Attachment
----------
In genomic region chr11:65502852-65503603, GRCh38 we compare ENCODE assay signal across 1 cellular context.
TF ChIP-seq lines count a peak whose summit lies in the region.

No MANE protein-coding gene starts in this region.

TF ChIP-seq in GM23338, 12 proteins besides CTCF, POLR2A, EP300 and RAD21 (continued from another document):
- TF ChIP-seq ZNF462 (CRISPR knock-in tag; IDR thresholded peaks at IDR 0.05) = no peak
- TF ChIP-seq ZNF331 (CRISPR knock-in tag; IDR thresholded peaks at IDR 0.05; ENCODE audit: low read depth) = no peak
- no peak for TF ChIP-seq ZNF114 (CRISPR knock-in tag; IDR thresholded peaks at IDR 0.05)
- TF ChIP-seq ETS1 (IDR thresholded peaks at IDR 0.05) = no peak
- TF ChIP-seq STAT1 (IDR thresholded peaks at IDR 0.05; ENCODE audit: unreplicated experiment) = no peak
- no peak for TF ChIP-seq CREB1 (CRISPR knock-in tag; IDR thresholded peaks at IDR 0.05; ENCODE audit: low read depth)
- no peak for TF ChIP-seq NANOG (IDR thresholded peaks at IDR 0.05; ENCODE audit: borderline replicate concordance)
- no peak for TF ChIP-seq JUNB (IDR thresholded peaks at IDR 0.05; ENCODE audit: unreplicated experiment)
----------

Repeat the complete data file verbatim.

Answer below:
In genomic region chr11:65502852-65503603, GRCh38 we compare ENCODE assay signal across 1 cellular context.
TF ChIP-seq lines count a peak whose summit lies in the region.

No MANE protein-coding gene starts in this region.

TF ChIP-seq in GM23338, 12 proteins besides CTCF, POLR2A, EP300 and RAD21 (continued from another document):
- TF ChIP-seq ZNF462 (CRISPR knock-in tag; IDR thresholded peaks at IDR 0.05) = no peak
- TF ChIP-seq ZNF331 (CRISPR knock-in tag; IDR thresholded peaks at IDR 0.05; ENCODE audit: low read depth) = no peak
- no peak for TF ChIP-seq ZNF114 (CRISPR knock-in tag; IDR thresholded peaks at IDR 0.05)
- TF ChIP-seq ETS1 (IDR thresholded peaks at IDR 0.05) = no peak
- TF ChIP-seq STAT1 (IDR thresholded peaks at IDR 0.05; ENCODE audit: unreplicated experiment) = no peak
- no peak for TF ChIP-seq CREB1 (CRISPR knock-in tag; IDR thresholded peaks at IDR 0.05; ENCODE audit: low read depth)
- no peak for TF ChIP-seq NANOG (IDR thresholded peaks at IDR 0.05; ENCODE audit: borderline replicate concordance)
- no peak for TF ChIP-seq JUNB (IDR thresholded peaks at IDR 0.05; ENCODE audit: unreplicated experiment)